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Recalls likely to skyrocket as CPSC shuts down port inspections across the US

Just in time for the holiday season, USA Today reveals the Consumer Product Safety Commission (CPSC) pulled inspectors from ports around the country in mid-March due to COVID-19. The shutdown continued to September, meaning inspectors were not at the ports “while this year’s holiday gifts entered the U.S.,” the piece emphasizes.

The holiday season alone generated $1.14 trillion in 2019 and is expected to generate even more this year. The products that went uninspected during the shutdown are already in the market, or worse, purchased and tucked beneath Christmas trees across the country. As a result, consumer product companies face significant challenges and implications in the foreseeable future.

Let’s take a look at some of the top data and information we pulled from USA Today’s investigation:

  • The CPSC found 74% more port violations in the first quarter of 2020 compared to the first quarter of 2019. If this pace continued, the CPSC was on track before the pandemic to find almost 200 more port violations for the year than it had in 2019.
  • From April to September, the agency issued merely one-fourth of the violations it did during the same period in 2019.
  • CPSC inspectors performed an average of 3,000 monthly screenings at the ports at the beginning of the year. By May, that number dropped to about 100. In August, they performed 47.
  • Lead violations at the ports plummeted from a monthly average of 50 to zero this past spring. The CPSC did not flag any toys at the ports between June and July for poisonous lead levels, which is one of the most frequent violations.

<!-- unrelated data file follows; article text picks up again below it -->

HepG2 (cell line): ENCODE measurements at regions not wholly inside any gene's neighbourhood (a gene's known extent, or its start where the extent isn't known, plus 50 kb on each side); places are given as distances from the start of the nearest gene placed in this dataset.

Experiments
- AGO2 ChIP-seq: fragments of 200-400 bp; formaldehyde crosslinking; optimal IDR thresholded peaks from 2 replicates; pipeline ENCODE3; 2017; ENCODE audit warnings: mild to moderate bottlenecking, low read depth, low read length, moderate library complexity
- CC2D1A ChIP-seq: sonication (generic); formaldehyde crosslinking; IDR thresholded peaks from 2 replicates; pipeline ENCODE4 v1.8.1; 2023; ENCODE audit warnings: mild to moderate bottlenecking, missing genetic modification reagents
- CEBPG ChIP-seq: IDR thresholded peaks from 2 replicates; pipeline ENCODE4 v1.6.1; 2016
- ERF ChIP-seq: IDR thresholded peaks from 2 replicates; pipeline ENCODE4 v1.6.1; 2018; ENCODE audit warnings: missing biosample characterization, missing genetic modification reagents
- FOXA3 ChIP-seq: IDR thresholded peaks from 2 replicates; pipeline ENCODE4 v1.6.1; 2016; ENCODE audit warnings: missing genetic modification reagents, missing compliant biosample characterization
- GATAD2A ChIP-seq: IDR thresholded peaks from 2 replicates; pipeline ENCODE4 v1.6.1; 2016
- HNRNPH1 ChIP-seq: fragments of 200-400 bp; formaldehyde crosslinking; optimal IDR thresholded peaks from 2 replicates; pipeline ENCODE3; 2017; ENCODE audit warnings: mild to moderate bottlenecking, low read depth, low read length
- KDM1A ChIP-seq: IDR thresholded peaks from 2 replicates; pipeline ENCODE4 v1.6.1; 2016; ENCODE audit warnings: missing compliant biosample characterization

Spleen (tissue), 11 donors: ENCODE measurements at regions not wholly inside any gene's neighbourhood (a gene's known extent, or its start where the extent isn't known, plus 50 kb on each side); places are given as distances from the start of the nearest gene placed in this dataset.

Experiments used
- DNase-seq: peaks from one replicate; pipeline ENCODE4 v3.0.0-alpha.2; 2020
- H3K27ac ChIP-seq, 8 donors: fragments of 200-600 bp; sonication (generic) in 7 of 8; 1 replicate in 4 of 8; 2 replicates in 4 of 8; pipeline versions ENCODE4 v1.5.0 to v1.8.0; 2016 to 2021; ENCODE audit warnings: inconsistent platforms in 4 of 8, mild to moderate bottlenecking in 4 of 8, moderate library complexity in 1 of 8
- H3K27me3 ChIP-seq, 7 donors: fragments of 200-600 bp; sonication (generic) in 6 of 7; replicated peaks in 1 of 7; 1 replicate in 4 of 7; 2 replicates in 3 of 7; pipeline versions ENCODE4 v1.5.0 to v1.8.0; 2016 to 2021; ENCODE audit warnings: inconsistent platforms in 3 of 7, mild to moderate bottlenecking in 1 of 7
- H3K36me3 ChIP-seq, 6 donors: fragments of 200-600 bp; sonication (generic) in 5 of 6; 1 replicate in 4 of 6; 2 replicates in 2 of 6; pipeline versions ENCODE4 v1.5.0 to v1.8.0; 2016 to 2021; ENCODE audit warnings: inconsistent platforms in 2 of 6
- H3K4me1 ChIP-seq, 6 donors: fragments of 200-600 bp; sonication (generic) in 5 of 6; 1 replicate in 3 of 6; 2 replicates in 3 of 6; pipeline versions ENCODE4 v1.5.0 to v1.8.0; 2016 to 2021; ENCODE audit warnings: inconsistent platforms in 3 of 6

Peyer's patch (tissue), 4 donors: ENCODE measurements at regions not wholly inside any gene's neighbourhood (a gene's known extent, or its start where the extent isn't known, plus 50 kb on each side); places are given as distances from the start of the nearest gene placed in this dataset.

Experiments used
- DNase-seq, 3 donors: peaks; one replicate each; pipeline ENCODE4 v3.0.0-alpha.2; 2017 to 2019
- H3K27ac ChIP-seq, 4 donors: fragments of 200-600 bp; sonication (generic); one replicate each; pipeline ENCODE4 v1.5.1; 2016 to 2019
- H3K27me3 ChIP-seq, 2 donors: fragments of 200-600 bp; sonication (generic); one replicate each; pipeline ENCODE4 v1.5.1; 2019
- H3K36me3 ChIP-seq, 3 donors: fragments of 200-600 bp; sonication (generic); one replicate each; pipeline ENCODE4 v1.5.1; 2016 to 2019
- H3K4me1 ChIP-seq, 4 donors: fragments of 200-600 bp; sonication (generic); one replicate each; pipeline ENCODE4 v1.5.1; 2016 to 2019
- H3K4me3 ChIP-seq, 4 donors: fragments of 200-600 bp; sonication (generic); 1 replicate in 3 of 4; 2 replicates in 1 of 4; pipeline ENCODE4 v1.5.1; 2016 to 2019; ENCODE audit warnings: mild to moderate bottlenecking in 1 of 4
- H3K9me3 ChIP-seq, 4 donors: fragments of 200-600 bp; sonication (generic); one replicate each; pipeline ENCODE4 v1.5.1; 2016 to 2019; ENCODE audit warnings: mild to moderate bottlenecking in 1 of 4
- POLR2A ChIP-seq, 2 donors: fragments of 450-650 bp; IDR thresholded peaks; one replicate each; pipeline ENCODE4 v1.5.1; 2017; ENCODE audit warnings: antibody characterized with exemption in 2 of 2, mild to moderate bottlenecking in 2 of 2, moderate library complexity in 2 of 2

• Violations that saw a dramatic drop this September compared to last include toys with small parts and children’s products with hazardous levels of chemicals.
  • Despite inspectors returning to work in October, only 61 violations were found at the ports of Los Angeles, which receive almost 40% of the country’s total container imports. Most of these violations involved minor problems with children’s toys, such as missing paperwork and inadequate labels. As of December, the agency continues to lack manpower and has remained inactive at five port locations around the country.
  • Consumer product safety advocates are urging regulators to bring port inspection levels back up to normal. The article states the CPSC and Adler neglected to alert the public.

What this means for companies

There’s no doubt port violations recorded during the shutdown dropped significantly. While it’s good news the CPSC prioritized the health and safety of its workers, the lack of inspections means product violations may have slipped through the cracks. These products, which could endanger consumers, have already made it to the market and are on shelves being sold around the country.

The data also shows children’s products were heavily implicated, an indication that regulators’ attention and scrutiny around this category will continue and perhaps escalate.

At a time when fear is prevailing, USA Today’s investigation has the potential to spur even more fear among consumers, encourage consumer advocacy groups to take action, and garner the media’s attention. As a result, pressure on regulators will intensify.

Combine these events and it’s likely we’ll see product recalls skyrocket as the world re-opens and regulators turn their attention back on companies who may be selling defective products that went unnoticed. Are your crisis and recall plans prepared for what’s to come?

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